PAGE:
Afghanistan’s all-girl robotics team is continuing to impress after the teenagers’ appearence at the FIRST Global Challenge in the U.S., a robotics competition for young adults, by winning the top award at the Robotex festival in Estonia, the biggest festival of its kind in Europe.
In early July, it was reported that the girls, who were brought together by Afghanistan’s first female tech CEO, Roya Mahboob, had been denied one-week entry visas into the U.S. on two separate occasions — presumably because they had fallen afoul of Trump’s travel ban. In the midst of public outrage, Trump intervened and the U.S. allowed the girl’s entry into the country. Despite having had four months less to work on their robots than any other competitors at the Global Challenge, the girls won a silver medal for courage amidst fiercely competitive teams from more than 150 countries around the globe. Tragically, the father of 14-year-old Fatemah Qaderyan, the team’s captain, was murdered in a suicide bombing claimed by ISIS just 10 days after the competition.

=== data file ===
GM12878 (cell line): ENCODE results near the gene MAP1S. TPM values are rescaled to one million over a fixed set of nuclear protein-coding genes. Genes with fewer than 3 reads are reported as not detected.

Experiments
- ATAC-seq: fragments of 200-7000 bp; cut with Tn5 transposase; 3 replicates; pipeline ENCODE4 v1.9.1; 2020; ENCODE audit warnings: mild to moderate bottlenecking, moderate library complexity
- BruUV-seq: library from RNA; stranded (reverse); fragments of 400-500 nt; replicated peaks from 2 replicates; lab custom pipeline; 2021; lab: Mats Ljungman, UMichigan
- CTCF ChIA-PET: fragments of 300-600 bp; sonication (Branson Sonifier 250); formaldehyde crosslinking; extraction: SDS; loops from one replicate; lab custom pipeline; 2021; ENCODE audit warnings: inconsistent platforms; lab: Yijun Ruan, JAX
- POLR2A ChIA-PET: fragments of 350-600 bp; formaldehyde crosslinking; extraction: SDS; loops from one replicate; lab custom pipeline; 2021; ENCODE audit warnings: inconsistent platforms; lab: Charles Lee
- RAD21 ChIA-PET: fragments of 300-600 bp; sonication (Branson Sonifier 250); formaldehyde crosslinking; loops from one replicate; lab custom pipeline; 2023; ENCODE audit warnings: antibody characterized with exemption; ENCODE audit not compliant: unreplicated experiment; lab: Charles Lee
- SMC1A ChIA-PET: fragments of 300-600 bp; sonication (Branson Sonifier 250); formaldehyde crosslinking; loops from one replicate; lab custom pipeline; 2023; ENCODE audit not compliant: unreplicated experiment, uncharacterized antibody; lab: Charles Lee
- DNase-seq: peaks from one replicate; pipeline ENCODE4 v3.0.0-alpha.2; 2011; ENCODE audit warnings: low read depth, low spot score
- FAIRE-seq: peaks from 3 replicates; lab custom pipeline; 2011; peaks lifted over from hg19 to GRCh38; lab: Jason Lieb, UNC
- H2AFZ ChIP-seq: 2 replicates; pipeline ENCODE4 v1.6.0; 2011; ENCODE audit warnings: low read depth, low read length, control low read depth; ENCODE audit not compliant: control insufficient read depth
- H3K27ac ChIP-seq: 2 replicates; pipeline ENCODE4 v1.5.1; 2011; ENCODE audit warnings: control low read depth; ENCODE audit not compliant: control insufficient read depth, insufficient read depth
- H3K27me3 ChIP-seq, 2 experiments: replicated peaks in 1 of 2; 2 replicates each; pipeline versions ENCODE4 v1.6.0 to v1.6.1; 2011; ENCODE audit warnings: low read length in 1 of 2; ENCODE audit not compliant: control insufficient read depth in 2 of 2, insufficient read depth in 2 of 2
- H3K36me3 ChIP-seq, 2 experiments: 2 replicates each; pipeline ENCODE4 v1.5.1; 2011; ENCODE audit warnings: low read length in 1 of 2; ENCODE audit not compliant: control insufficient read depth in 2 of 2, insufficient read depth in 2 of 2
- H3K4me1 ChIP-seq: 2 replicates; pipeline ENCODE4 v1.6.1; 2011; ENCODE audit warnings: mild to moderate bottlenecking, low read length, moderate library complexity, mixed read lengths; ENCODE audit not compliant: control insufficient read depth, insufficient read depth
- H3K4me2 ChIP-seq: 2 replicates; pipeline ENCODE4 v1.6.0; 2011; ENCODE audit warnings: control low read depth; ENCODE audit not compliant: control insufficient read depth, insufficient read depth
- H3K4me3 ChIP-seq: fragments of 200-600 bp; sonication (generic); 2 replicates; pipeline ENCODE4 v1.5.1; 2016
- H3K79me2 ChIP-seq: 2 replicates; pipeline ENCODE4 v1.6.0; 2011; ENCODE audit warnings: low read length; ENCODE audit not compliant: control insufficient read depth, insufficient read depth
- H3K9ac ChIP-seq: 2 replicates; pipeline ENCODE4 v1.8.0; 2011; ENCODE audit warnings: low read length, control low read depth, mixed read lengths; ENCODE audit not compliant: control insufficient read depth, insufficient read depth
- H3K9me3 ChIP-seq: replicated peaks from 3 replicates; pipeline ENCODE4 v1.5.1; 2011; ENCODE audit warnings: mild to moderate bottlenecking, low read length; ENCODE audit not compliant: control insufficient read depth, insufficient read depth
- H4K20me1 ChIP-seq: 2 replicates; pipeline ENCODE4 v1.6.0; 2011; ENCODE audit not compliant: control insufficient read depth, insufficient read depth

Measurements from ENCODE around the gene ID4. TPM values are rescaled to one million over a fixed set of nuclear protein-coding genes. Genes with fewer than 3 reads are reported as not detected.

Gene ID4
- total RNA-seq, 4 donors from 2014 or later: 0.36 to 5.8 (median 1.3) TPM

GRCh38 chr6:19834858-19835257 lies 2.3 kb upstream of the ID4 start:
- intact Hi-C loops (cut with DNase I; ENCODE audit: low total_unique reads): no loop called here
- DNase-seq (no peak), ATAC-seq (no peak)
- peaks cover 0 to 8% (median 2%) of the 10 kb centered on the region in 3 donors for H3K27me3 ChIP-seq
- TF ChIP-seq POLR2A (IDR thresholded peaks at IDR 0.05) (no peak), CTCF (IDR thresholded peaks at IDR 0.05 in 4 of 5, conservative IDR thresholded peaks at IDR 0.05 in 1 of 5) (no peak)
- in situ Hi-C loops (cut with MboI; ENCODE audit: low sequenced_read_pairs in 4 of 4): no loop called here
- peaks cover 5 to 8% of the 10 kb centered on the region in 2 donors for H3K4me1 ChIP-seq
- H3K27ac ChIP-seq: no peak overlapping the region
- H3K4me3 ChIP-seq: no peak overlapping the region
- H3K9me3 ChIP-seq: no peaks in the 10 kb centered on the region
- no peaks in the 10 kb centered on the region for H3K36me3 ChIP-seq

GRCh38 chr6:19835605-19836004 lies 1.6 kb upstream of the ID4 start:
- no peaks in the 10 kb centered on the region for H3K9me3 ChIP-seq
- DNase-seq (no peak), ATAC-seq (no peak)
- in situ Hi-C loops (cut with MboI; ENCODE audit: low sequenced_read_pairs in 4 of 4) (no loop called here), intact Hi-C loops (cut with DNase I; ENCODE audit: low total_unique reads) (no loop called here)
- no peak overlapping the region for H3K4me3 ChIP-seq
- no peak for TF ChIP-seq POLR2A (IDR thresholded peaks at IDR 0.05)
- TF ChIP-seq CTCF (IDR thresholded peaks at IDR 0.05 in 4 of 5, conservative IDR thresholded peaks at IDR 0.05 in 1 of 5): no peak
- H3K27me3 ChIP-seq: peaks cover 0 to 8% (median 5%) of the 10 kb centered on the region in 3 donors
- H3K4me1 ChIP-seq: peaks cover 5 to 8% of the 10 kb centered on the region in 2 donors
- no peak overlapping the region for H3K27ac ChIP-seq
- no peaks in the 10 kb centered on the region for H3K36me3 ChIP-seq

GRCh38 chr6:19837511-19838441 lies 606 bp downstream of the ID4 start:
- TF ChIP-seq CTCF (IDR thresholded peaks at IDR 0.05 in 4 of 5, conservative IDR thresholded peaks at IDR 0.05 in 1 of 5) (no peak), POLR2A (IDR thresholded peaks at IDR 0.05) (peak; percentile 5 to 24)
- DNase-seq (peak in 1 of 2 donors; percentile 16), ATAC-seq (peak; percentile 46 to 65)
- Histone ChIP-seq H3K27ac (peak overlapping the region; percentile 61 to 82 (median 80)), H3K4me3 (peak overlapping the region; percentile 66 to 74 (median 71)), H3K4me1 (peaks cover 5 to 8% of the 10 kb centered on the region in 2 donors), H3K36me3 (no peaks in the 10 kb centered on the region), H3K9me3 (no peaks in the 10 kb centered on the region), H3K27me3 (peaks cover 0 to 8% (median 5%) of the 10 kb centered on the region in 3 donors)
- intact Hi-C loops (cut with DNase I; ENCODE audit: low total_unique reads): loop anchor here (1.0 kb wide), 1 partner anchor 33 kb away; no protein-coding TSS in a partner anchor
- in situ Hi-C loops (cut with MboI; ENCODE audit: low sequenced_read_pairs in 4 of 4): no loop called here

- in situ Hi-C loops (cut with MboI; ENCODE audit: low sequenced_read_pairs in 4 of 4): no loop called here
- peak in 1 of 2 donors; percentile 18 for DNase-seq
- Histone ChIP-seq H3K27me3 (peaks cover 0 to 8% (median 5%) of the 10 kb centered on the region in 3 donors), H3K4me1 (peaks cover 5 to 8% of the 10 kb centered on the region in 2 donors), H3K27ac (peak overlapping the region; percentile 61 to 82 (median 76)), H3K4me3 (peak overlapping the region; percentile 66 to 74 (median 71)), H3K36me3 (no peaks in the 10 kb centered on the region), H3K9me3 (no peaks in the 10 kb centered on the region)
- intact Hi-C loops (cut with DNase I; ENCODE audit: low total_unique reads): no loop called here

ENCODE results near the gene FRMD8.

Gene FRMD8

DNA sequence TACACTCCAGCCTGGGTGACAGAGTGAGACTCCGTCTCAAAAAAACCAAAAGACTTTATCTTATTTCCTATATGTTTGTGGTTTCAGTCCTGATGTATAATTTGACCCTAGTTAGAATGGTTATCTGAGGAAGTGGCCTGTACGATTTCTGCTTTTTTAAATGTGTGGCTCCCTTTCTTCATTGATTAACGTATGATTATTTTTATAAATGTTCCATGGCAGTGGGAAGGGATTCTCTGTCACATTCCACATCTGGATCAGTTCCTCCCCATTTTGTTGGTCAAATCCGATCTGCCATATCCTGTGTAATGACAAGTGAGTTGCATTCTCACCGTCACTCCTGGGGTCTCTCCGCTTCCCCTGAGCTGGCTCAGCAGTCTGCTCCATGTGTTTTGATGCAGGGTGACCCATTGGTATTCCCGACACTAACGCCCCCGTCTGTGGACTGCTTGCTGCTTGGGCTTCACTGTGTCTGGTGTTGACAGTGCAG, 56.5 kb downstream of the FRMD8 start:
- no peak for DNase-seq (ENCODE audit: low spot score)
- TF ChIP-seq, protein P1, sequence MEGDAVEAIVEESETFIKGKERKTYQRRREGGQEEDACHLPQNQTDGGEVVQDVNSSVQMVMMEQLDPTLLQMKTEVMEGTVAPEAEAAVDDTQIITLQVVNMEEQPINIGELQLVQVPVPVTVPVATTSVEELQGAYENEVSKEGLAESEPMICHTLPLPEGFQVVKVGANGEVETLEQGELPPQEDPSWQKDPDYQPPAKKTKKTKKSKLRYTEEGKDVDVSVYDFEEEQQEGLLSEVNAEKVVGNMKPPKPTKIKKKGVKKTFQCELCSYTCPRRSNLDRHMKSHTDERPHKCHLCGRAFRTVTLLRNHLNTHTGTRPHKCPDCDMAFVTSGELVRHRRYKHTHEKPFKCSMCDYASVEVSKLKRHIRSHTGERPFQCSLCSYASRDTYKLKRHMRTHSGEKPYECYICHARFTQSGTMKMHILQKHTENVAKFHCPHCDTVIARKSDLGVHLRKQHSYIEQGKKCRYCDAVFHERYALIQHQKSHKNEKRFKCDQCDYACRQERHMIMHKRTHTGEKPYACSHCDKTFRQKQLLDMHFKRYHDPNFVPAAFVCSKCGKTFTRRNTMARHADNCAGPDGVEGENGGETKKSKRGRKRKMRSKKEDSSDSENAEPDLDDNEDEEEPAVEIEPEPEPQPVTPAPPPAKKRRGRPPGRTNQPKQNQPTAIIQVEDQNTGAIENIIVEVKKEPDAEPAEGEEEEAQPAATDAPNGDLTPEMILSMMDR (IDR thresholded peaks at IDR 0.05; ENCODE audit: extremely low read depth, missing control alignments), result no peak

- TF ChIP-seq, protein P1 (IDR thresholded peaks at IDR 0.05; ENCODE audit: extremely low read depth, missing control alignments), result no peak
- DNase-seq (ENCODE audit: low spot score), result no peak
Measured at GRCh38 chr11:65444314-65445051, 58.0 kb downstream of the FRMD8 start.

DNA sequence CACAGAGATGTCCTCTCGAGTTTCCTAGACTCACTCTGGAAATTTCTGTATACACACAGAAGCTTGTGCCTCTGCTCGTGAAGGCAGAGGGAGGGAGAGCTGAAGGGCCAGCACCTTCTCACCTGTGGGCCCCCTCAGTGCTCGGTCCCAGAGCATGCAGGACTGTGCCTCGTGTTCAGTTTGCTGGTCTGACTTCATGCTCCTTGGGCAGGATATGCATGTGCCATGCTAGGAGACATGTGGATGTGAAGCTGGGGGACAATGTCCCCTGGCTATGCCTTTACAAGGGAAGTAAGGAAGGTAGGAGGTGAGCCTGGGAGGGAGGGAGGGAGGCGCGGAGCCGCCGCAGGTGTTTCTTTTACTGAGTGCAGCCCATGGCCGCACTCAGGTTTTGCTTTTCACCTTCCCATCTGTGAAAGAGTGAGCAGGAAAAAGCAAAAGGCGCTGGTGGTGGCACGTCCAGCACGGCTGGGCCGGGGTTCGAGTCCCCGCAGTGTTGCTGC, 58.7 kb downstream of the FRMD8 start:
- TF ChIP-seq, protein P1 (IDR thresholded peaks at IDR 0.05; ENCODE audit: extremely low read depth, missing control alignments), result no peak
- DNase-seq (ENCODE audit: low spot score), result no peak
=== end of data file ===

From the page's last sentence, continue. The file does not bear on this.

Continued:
Despite the challenges thrown at them, at home and abroad, the teenagers rallied to a remarkable victory at the Robotex festival in Tallinn, Estonia, winning the competition’s Entrepreneur Award. After their performance in the U.S., the girls were given a hero’s welcome on their return to Afghanistan, where two-thirds of girls ages 12 to 15 are already out of school.
“Their success shows that Afghan girls, despite the challenges, can be good inspirations in the field of knowledge and technology,” President Ashraf Ghani said at the time. Needless to say, these girls have earned their accolades.
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